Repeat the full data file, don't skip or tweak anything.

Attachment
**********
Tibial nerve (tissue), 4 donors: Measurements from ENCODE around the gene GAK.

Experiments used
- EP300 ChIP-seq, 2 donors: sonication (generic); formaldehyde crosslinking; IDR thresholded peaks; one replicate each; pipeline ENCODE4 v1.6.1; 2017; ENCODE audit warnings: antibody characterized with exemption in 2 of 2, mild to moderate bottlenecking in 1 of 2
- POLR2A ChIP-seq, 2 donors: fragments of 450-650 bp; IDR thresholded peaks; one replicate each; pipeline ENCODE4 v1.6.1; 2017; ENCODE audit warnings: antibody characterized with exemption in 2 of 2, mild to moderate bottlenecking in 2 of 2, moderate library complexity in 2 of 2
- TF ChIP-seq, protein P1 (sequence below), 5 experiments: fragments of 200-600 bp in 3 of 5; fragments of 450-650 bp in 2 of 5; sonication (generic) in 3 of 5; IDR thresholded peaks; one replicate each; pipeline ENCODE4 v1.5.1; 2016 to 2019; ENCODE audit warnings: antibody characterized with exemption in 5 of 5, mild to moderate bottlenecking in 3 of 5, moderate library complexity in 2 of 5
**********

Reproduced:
Tibial nerve (tissue), 4 donors: Measurements from ENCODE around the gene GAK.

Experiments used
- EP300 ChIP-seq, 2 donors: sonication (generic); formaldehyde crosslinking; IDR thresholded peaks; one replicate each; pipeline ENCODE4 v1.6.1; 2017; ENCODE audit warnings: antibody characterized with exemption in 2 of 2, mild to moderate bottlenecking in 1 of 2
- POLR2A ChIP-seq, 2 donors: fragments of 450-650 bp; IDR thresholded peaks; one replicate each; pipeline ENCODE4 v1.6.1; 2017; ENCODE audit warnings: antibody characterized with exemption in 2 of 2, mild to moderate bottlenecking in 2 of 2, moderate library complexity in 2 of 2
- TF ChIP-seq, protein P1 (sequence below), 5 experiments: fragments of 200-600 bp in 3 of 5; fragments of 450-650 bp in 2 of 5; sonication (generic) in 3 of 5; IDR thresholded peaks; one replicate each; pipeline ENCODE4 v1.5.1; 2016 to 2019; ENCODE audit warnings: antibody characterized with exemption in 5 of 5, mild to moderate bottlenecking in 3 of 5, moderate library complexity in 2 of 5